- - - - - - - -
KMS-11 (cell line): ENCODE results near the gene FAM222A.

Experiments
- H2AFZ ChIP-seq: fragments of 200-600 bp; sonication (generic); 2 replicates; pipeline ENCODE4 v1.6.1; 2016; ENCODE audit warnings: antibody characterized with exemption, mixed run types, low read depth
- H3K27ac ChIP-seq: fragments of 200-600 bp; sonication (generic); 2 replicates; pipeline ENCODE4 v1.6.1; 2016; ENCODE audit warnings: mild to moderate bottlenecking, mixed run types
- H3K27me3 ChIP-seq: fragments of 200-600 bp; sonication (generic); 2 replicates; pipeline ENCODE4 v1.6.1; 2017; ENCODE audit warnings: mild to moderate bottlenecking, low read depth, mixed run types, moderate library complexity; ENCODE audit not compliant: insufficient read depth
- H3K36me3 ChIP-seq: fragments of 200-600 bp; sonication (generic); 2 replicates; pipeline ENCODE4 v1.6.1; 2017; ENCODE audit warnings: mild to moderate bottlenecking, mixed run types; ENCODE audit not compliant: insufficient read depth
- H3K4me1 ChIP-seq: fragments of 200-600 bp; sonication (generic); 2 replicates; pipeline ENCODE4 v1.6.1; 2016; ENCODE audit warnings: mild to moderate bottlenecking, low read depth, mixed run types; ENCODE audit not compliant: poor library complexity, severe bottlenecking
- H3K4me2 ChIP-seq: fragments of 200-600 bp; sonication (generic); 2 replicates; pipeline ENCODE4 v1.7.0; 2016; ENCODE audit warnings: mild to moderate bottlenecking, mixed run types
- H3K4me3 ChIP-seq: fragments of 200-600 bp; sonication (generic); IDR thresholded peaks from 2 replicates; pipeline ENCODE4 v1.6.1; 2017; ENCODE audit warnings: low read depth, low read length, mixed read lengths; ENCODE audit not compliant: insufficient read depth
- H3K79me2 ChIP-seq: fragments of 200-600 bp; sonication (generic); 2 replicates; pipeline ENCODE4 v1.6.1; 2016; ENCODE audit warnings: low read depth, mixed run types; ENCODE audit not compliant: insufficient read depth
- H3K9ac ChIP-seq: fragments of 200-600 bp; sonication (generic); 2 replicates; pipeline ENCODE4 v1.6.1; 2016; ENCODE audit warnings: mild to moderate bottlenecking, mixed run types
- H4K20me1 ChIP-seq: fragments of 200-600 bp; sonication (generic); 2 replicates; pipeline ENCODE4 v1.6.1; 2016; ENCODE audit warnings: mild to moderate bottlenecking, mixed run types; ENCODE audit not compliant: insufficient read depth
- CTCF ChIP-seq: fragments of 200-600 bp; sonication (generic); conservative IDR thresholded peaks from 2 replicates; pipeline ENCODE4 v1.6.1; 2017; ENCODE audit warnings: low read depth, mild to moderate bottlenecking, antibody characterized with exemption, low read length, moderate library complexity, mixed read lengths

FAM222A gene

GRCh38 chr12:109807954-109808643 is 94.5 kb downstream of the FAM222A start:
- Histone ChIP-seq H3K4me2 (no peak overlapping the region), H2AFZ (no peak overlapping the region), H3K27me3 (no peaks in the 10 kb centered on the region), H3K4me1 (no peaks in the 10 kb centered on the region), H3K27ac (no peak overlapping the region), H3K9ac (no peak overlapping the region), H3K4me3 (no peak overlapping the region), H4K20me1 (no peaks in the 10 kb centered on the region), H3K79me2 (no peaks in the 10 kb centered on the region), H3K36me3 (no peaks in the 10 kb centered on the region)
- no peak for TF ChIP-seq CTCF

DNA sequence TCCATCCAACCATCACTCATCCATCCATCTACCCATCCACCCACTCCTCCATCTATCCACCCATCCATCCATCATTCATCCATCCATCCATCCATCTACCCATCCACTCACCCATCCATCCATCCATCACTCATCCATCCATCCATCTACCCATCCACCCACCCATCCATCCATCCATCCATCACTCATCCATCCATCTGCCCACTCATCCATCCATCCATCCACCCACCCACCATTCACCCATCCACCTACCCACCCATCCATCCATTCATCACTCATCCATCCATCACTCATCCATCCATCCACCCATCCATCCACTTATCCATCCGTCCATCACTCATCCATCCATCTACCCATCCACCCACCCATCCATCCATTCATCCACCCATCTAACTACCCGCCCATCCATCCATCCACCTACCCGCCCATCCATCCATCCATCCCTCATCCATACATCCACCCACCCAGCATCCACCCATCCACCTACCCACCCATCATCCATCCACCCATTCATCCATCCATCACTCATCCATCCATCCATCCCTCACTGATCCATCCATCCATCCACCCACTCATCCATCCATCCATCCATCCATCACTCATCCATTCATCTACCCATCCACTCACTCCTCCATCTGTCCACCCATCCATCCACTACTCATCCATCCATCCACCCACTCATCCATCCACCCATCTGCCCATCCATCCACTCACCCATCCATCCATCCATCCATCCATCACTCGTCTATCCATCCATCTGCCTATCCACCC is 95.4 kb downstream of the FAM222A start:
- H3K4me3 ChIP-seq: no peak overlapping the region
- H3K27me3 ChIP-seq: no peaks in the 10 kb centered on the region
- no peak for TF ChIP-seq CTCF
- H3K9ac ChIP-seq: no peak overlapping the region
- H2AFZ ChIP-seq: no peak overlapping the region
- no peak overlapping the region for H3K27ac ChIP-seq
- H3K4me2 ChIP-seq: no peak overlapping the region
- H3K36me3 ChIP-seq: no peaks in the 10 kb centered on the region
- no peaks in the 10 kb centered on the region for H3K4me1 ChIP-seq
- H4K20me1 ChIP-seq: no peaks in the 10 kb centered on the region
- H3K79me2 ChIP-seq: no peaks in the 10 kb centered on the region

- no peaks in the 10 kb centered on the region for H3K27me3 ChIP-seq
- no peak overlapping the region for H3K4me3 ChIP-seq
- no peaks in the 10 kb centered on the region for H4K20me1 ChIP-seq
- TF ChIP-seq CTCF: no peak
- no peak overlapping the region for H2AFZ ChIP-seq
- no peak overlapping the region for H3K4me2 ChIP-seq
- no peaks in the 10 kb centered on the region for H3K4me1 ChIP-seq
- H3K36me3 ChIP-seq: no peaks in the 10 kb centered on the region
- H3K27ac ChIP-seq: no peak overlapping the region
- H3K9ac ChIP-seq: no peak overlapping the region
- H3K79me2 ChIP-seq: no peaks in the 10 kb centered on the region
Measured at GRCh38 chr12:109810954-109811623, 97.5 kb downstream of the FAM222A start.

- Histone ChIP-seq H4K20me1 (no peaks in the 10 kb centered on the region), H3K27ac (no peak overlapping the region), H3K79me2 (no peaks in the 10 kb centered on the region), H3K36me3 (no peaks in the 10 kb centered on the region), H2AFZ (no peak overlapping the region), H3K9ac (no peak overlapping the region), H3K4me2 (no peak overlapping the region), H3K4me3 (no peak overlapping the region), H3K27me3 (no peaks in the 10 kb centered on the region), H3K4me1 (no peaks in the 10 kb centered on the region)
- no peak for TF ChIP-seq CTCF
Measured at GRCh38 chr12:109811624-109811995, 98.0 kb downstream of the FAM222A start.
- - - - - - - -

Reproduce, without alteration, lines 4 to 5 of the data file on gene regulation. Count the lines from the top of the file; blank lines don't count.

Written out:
- H3K27ac ChIP-seq: fragments of 200-600 bp; sonication (generic); 2 replicates; pipeline ENCODE4 v1.6.1; 2016; ENCODE audit warnings: mild to moderate bottlenecking, mixed run types
- H3K27me3 ChIP-seq: fragments of 200-600 bp; sonication (generic); 2 replicates; pipeline ENCODE4 v1.6.1; 2017; ENCODE audit warnings: mild to moderate bottlenecking, low read depth, mixed run types, moderate library complexity; ENCODE audit not compliant: insufficient read depth